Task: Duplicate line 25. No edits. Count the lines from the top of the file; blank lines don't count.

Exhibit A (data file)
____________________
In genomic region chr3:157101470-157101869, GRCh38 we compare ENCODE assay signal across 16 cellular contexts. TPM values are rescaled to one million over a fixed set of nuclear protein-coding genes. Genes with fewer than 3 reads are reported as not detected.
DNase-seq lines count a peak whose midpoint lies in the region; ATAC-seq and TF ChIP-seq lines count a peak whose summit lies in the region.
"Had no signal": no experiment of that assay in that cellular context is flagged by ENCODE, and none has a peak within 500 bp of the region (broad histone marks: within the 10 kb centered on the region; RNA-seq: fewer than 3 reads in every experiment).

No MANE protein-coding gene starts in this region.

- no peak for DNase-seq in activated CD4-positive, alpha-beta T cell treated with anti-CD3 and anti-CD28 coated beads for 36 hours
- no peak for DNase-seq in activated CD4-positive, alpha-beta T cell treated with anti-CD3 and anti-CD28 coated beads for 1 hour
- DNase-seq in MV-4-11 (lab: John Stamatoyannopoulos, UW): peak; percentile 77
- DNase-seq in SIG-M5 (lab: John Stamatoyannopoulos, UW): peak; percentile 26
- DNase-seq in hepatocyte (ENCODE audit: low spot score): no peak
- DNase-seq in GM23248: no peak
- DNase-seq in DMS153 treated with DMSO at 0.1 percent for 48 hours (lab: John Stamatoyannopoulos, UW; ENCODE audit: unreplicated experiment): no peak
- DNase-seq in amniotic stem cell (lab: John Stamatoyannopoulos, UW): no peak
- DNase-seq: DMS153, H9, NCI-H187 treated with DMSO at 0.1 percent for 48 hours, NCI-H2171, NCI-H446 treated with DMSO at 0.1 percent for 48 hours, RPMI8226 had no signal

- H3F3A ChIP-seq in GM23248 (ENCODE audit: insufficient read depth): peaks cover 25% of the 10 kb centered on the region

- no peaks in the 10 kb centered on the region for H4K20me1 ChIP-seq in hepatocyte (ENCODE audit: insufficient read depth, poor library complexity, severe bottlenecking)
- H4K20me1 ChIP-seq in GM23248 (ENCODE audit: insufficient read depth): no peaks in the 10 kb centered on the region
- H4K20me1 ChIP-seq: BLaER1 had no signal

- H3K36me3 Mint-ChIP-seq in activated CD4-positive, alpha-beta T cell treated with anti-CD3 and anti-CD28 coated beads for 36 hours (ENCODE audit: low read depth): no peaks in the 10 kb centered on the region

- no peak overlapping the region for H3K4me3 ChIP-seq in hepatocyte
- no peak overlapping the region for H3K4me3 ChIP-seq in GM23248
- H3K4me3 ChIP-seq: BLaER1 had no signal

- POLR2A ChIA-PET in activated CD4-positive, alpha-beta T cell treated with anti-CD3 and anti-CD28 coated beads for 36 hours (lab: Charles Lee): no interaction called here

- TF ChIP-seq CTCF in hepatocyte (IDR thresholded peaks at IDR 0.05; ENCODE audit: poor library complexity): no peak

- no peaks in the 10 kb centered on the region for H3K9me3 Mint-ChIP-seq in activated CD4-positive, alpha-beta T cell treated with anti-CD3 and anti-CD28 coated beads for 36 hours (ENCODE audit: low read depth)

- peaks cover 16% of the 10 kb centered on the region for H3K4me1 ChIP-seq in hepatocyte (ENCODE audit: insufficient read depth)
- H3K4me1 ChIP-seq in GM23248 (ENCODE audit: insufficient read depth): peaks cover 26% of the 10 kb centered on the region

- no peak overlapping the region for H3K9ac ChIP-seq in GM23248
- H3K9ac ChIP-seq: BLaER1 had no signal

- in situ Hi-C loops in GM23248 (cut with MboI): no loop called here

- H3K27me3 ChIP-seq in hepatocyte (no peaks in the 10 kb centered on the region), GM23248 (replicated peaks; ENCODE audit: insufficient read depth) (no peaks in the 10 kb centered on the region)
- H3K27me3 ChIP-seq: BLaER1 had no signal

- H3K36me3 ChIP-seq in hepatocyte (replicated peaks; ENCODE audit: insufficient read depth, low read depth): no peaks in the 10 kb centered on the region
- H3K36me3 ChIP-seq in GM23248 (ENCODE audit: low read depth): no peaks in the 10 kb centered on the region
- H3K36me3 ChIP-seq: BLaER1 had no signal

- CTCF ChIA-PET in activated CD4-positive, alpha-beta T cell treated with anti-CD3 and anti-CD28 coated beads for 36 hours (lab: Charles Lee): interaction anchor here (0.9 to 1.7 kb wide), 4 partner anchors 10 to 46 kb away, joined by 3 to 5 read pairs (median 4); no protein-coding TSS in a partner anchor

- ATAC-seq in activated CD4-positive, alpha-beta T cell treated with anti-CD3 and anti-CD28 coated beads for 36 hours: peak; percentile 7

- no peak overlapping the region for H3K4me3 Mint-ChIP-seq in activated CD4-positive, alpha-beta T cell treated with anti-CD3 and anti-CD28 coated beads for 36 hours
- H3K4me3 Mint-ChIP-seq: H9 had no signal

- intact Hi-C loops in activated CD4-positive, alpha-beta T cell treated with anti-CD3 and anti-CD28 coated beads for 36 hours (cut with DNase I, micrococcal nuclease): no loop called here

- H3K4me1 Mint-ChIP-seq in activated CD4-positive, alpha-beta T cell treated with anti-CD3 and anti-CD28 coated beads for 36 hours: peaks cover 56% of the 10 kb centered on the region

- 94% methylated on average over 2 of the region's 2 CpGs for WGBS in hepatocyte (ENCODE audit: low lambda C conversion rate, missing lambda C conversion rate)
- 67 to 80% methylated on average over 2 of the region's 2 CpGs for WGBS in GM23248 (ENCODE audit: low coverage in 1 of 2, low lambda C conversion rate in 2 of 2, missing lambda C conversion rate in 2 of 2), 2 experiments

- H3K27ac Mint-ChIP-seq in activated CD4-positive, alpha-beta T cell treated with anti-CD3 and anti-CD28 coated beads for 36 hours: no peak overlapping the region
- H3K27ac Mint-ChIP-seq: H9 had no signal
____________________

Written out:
- peaks cover 16% of the 10 kb centered on the region for H3K4me1 ChIP-seq in hepatocyte (ENCODE audit: insufficient read depth)